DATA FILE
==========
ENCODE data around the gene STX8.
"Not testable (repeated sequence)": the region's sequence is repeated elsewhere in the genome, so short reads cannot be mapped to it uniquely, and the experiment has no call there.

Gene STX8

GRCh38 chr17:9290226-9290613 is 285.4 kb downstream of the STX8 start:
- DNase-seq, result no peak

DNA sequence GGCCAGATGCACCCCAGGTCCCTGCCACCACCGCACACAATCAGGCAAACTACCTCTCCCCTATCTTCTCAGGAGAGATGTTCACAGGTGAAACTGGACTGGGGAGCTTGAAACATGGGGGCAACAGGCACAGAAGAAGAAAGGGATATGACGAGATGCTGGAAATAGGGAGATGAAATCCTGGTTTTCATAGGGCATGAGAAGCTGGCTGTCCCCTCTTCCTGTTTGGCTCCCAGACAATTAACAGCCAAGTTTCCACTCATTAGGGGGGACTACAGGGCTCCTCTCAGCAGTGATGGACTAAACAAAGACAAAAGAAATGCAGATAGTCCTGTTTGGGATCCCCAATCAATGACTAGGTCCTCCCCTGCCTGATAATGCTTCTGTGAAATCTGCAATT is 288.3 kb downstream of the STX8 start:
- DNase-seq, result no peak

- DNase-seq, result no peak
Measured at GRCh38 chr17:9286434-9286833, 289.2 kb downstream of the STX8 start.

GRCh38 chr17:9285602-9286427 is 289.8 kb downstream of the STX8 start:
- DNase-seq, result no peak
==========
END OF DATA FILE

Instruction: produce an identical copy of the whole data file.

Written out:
ENCODE data around the gene STX8.
"Not testable (repeated sequence)": the region's sequence is repeated elsewhere in the genome, so short reads cannot be mapped to it uniquely, and the experiment has no call there.

Gene STX8

GRCh38 chr17:9290226-9290613 is 285.4 kb downstream of the STX8 start:
- DNase-seq, result no peak

DNA sequence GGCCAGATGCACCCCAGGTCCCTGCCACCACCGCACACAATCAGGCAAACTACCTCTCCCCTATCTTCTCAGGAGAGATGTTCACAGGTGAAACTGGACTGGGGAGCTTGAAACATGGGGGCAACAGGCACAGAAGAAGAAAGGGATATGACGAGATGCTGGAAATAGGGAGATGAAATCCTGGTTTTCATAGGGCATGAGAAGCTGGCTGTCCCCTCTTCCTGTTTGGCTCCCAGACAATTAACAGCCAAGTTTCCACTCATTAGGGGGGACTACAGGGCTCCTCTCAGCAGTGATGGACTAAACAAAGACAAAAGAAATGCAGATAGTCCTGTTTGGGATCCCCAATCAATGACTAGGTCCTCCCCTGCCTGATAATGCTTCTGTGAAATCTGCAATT is 288.3 kb downstream of the STX8 start:
- DNase-seq, result no peak

- DNase-seq, result no peak
Measured at GRCh38 chr17:9286434-9286833, 289.2 kb downstream of the STX8 start.

GRCh38 chr17:9285602-9286427 is 289.8 kb downstream of the STX8 start:
- DNase-seq, result no peak